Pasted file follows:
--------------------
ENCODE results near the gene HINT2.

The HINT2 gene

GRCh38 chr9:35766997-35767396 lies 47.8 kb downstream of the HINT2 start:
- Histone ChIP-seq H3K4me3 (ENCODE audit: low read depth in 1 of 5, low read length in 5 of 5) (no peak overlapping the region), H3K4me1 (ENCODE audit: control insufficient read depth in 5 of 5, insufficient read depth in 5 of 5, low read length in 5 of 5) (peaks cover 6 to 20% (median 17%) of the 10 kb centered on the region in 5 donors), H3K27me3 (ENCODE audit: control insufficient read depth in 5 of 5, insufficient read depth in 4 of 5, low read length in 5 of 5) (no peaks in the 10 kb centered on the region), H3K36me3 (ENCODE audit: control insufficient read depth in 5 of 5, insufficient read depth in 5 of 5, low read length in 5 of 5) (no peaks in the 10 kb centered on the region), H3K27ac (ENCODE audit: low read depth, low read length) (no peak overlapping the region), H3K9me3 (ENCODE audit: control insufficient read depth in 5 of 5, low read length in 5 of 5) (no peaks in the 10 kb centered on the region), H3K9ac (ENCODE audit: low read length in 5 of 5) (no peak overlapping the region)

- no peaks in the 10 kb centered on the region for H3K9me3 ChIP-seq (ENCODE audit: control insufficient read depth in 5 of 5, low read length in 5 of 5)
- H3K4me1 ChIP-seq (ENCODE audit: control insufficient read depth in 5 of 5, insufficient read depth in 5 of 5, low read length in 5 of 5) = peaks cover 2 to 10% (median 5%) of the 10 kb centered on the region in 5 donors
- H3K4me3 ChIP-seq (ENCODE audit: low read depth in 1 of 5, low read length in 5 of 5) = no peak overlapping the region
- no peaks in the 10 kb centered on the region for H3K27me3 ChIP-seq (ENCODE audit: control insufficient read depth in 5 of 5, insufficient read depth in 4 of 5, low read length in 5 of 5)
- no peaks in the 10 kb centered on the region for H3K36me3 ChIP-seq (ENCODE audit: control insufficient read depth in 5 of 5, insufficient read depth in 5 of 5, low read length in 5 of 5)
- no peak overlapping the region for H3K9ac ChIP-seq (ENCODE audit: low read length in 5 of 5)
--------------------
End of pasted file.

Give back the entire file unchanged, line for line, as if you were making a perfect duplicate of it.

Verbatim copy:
ENCODE results near the gene HINT2.

The HINT2 gene

GRCh38 chr9:35766997-35767396 lies 47.8 kb downstream of the HINT2 start:
- Histone ChIP-seq H3K4me3 (ENCODE audit: low read depth in 1 of 5, low read length in 5 of 5) (no peak overlapping the region), H3K4me1 (ENCODE audit: control insufficient read depth in 5 of 5, insufficient read depth in 5 of 5, low read length in 5 of 5) (peaks cover 6 to 20% (median 17%) of the 10 kb centered on the region in 5 donors), H3K27me3 (ENCODE audit: control insufficient read depth in 5 of 5, insufficient read depth in 4 of 5, low read length in 5 of 5) (no peaks in the 10 kb centered on the region), H3K36me3 (ENCODE audit: control insufficient read depth in 5 of 5, insufficient read depth in 5 of 5, low read length in 5 of 5) (no peaks in the 10 kb centered on the region), H3K27ac (ENCODE audit: low read depth, low read length) (no peak overlapping the region), H3K9me3 (ENCODE audit: control insufficient read depth in 5 of 5, low read length in 5 of 5) (no peaks in the 10 kb centered on the region), H3K9ac (ENCODE audit: low read length in 5 of 5) (no peak overlapping the region)

- no peaks in the 10 kb centered on the region for H3K9me3 ChIP-seq (ENCODE audit: control insufficient read depth in 5 of 5, low read length in 5 of 5)
- H3K4me1 ChIP-seq (ENCODE audit: control insufficient read depth in 5 of 5, insufficient read depth in 5 of 5, low read length in 5 of 5) = peaks cover 2 to 10% (median 5%) of the 10 kb centered on the region in 5 donors
- H3K4me3 ChIP-seq (ENCODE audit: low read depth in 1 of 5, low read length in 5 of 5) = no peak overlapping the region
- no peaks in the 10 kb centered on the region for H3K27me3 ChIP-seq (ENCODE audit: control insufficient read depth in 5 of 5, insufficient read depth in 4 of 5, low read length in 5 of 5)
- no peaks in the 10 kb centered on the region for H3K36me3 ChIP-seq (ENCODE audit: control insufficient read depth in 5 of 5, insufficient read depth in 5 of 5, low read length in 5 of 5)
- no peak overlapping the region for H3K9ac ChIP-seq (ENCODE audit: low read length in 5 of 5)